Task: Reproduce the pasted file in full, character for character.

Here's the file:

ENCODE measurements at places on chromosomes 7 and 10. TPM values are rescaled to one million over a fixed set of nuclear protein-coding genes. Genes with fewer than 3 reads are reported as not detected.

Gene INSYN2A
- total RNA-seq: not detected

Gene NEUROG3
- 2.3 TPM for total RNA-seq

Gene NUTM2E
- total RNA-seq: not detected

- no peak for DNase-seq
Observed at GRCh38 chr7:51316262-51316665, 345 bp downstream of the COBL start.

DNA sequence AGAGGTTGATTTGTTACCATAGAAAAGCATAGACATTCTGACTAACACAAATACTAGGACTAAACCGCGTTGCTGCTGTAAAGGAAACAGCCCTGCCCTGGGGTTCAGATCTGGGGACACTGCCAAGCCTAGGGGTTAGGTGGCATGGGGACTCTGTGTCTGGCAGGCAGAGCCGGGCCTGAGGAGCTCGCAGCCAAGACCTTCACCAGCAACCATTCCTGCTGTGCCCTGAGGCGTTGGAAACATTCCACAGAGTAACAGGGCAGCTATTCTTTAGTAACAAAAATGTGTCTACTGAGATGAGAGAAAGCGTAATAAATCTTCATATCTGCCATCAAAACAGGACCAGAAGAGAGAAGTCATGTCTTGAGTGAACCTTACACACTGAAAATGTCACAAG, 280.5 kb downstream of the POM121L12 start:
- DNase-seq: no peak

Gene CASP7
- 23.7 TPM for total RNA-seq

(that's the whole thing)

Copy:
ENCODE measurements at places on chromosomes 7 and 10. TPM values are rescaled to one million over a fixed set of nuclear protein-coding genes. Genes with fewer than 3 reads are reported as not detected.

Gene INSYN2A
- total RNA-seq: not detected

Gene NEUROG3
- 2.3 TPM for total RNA-seq

Gene NUTM2E
- total RNA-seq: not detected

- no peak for DNase-seq
Observed at GRCh38 chr7:51316262-51316665, 345 bp downstream of the COBL start.

DNA sequence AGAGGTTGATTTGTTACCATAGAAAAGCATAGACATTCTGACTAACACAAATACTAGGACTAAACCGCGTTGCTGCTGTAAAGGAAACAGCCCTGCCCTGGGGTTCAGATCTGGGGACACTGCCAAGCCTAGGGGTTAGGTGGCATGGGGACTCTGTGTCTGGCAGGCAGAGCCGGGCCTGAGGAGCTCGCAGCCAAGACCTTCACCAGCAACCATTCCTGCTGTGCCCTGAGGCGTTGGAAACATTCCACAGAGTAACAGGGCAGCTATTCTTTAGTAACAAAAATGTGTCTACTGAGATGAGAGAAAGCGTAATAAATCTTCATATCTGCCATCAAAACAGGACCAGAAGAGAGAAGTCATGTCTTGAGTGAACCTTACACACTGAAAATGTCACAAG, 280.5 kb downstream of the POM121L12 start:
- DNase-seq: no peak

Gene CASP7
- 23.7 TPM for total RNA-seq